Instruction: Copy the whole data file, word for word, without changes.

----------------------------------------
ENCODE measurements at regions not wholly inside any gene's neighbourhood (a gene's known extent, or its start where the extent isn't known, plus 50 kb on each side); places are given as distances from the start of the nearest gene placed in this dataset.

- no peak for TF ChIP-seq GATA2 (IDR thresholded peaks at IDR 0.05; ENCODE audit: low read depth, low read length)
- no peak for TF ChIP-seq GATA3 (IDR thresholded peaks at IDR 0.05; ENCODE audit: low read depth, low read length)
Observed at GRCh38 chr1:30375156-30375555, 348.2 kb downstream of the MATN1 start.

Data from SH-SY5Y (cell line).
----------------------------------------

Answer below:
ENCODE measurements at regions not wholly inside any gene's neighbourhood (a gene's known extent, or its start where the extent isn't known, plus 50 kb on each side); places are given as distances from the start of the nearest gene placed in this dataset.

- no peak for TF ChIP-seq GATA2 (IDR thresholded peaks at IDR 0.05; ENCODE audit: low read depth, low read length)
- no peak for TF ChIP-seq GATA3 (IDR thresholded peaks at IDR 0.05; ENCODE audit: low read depth, low read length)
Observed at GRCh38 chr1:30375156-30375555, 348.2 kb downstream of the MATN1 start.

Data from SH-SY5Y (cell line).